- Standard Bibliographic Description vs. Uniform Cataloguing Rules
- No.8, p.71-82
In my last contribution to this annual, entitled “Fragments from My Viewpoint after ICCP 1961---Is Mr. Gorman's Report a Next Step” I argued that the “difference between two languages are often stronger than the distance between the earth and moon” I certainly did not mean that we should give up the principle of Uniform Cataloguing Rules based on international standards. The main issue of my contribution at that stage was rather to see how the newly established cataloging rules in various countries are in accordance with the principles or the statements. The Paris Conference (1961), by its decision with regard to choice and form of heading and entry word has taken a big step. I felt, however, the follow up of the decision in various countries should be a more urgent task for us than the initiating of the Standard Bibliographic Description (SBD), which relies more upon the conventional usage of each language, than the choice of headings does. A certain library administrator sent me a kind note criticizing my resume，“I am more optimistic than you. I look forward to extending international acceptance of describing library materials, resulting in major part from the pressures exerted by mechanization and the economic desirability of reaping its advantages....'' Another administrator commented that I should follow up the further report of Mr. M. Gorman.
Mr. Gorman's Revised draft proposals, SBD (November 1969) is based on discussions at the International Meeting of Cataloguing Experts itself and also of its Working Party, and is clearer than the August “working paper” I am still wondering whether the intent of SBD can acquire wide understanding and acceptance. SBD says in principle that it is concerned solely with describing books. Mr. Gorman believes that separate treatment of choice of heading, arrangement of heading and the description of books (excluding serials) would result in efficiency. I myself have the opinion that those three factors mentioned above must always handled so they complement each other. The features of SBD are only valid, when one is concerned chiefly with the question of machine readable records. This Mr. Gorman denies.
Now let us analyse the breakdown of comments on SBD (Nov. 1969) from various countries. According to the Digest prepared by Mr. Gorman (March, 1970) seventeen libraries representing seventeen countries responded to “General Point” of SBD. There are thirty comments mentioned. One third of them are on “Punctuatio” problems. Four countries sent comments on the “Order of elements in the SBD” three countries on “Source of information” If the comments are analysed in this way and no comment is taken as approval, we may conclude the result was “The comments, in general, reflect satisfaction with the purpose and ideas of the SBD proposals” If we see the thirty comments in other way, e.g. vertically, we find that many of the comments ignore some of the fundamental aspects of SBD. There are ten disapproving comments from nine countries, which range from renaming the title of document (Standard Catalogue Description instead of SBD), suggestions including choice of heading, filing problems or serials handling, and preference for normative punctuation, etc. Six comments concerning the General Point: the scope or extent of elements in the SBD are scattered in (3) “Object of the SBD”, (5) ``Order of elements in SBD”, (8) ``Flexibility”, (9) ``Comprehensiveness of the SB” and (11) “Obligatory elements”, they range from restriction to extension and we cannot say whether they meant acceptance of SBD or not. There are two competitive comments and one compromizing comment about the use of brackets ``[ ” and source of information problems, i.e. title page versus the book as a whole. The remaining comments include some additional suggestions, which are of a technical nature and we cannot say whether they are for or against the fundamental features of SBD.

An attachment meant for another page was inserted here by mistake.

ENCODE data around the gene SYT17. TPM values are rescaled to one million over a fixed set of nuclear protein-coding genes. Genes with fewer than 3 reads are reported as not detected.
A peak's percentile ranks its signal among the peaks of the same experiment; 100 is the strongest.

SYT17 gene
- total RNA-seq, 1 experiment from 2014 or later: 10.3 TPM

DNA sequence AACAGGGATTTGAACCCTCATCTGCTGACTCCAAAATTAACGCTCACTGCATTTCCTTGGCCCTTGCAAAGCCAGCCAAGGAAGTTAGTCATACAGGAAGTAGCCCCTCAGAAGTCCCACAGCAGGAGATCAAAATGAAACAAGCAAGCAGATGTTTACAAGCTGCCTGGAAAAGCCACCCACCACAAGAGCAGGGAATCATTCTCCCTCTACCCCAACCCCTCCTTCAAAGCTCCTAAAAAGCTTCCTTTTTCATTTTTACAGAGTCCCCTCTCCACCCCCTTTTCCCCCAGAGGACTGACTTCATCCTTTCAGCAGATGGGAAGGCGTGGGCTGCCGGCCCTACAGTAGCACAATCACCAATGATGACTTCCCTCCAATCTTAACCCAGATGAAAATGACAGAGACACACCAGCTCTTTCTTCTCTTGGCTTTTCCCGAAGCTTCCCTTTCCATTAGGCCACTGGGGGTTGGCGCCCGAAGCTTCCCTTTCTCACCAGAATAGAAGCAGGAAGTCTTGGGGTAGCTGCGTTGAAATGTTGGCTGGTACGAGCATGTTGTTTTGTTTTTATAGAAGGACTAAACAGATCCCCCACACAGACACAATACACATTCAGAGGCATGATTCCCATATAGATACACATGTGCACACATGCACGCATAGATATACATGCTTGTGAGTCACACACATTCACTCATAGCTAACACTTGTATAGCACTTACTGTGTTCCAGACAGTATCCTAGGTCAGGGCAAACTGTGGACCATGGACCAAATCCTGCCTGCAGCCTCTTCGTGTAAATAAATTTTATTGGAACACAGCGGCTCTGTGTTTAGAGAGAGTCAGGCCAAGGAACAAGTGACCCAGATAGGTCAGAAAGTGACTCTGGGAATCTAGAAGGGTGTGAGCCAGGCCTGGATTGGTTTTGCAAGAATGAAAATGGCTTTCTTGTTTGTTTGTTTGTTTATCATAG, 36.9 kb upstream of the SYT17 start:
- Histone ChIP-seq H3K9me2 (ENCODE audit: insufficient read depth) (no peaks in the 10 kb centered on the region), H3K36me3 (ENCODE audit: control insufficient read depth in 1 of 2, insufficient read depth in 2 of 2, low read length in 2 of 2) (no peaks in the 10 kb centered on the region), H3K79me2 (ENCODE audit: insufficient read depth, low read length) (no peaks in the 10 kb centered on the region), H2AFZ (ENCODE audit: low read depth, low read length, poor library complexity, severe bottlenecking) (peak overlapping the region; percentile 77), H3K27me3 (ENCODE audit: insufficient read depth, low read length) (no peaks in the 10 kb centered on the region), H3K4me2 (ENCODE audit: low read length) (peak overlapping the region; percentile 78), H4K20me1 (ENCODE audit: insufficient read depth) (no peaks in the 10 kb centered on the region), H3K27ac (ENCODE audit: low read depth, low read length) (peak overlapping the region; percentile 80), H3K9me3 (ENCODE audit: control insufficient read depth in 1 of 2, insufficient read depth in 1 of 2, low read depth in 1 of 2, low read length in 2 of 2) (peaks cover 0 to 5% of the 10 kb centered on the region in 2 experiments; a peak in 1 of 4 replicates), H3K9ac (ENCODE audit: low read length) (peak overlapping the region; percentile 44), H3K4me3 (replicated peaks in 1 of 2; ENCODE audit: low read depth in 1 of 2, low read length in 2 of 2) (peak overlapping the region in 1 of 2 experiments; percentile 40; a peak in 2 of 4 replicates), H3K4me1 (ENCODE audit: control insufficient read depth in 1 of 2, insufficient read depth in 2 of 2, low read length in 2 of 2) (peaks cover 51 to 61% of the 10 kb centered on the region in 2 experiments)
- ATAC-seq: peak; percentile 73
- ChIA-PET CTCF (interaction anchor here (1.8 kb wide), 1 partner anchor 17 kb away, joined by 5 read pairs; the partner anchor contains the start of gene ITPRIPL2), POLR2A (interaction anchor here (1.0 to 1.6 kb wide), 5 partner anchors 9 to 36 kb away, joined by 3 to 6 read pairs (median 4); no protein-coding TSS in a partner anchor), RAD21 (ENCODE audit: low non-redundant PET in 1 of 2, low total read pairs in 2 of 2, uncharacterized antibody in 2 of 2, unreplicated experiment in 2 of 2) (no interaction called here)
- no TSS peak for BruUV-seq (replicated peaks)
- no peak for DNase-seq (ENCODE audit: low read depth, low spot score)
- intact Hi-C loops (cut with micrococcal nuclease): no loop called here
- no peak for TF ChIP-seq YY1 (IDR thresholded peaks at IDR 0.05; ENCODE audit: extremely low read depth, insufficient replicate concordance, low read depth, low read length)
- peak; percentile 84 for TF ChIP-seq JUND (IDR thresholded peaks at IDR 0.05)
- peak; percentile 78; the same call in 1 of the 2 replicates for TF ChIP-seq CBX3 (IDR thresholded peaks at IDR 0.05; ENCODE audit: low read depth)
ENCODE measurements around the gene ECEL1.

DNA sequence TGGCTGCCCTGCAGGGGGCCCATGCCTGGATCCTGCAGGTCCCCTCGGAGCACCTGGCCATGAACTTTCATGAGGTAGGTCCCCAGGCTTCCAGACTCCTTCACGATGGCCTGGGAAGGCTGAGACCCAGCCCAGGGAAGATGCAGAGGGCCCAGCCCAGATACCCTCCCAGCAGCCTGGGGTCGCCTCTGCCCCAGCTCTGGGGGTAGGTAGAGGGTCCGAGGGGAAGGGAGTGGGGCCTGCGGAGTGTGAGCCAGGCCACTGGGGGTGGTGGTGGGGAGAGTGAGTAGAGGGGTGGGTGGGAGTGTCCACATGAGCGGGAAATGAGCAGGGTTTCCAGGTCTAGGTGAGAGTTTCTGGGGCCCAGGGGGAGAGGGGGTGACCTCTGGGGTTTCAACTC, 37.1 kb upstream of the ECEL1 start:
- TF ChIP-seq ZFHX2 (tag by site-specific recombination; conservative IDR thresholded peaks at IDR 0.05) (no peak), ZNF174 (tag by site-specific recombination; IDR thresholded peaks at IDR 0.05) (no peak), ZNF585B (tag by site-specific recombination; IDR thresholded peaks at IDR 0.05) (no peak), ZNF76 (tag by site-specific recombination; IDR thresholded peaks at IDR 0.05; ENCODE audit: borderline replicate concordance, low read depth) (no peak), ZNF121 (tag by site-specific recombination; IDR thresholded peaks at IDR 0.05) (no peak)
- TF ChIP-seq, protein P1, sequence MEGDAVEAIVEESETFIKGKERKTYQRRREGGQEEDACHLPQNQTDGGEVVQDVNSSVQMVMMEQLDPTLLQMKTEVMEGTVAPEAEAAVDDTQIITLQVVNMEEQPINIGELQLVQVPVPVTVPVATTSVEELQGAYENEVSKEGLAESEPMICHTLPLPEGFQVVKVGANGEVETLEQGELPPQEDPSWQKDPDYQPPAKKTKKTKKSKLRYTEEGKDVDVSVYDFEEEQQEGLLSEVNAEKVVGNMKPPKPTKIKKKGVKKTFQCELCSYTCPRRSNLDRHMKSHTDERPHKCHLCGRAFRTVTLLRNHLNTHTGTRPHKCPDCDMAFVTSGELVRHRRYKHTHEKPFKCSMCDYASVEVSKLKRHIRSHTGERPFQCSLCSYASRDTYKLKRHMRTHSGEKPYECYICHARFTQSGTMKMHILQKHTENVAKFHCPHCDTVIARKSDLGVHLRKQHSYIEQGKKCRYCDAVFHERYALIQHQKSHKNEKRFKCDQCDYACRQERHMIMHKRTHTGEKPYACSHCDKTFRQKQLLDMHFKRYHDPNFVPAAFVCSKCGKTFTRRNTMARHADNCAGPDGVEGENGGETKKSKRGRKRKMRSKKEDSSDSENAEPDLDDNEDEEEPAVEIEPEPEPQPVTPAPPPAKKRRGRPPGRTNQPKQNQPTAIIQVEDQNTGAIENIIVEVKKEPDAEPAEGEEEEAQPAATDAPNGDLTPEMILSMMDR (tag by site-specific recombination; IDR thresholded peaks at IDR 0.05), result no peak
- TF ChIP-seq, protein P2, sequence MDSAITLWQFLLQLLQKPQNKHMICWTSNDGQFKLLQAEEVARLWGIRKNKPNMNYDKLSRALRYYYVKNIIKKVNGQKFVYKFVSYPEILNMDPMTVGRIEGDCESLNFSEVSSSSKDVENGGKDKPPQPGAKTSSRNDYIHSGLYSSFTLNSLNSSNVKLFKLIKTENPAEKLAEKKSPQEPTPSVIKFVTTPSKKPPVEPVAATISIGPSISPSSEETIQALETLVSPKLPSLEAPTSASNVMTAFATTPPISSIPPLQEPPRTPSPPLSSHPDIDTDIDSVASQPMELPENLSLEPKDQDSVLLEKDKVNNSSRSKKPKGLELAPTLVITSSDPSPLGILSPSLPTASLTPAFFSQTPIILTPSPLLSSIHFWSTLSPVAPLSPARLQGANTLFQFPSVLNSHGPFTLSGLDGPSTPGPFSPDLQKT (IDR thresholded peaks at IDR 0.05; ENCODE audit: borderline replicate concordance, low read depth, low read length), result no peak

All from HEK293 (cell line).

One comment, however, considers that the strength of the SBD lies in the standardization of the order of elements. I personally think also that this point is the single significant merit of SBD, if SBD's features stay unchanged in the present form. Comments on the “Particular Point” from twenty countries show a somewhat different picture. One hundred and sixty comments are distributed in eight categories or 31 divisions including sub-categories. A glance at sixteen comments on the subcategory of title area “author statemen” and fourteen comments on the category “Multi-volumed work” is promising, because the comments here are rather sympathetic. Less than 2590 of the respondents criticized the proposal, and this questioning attitude promises the healthy growth of SBD. I wonder what will happen to the SBD in next few years, but hope earnestly that SBD develops into standardized Uniform Cataloguing Rules, notwithstanding, that Mr. Gorman himself does not primarily intend this. Integration of choice of heading (Statment at Paris Conference 1961 ICCP) and SBD (IMCE) and furthermore with subject cataloguing as a final goal is of course desirable, but to the end we must first make clearer for the library and publishing world, the feasibility and utility of consistent headings given to all the library materials including serials and non-book materials in the world.
（School of Library and Information Science）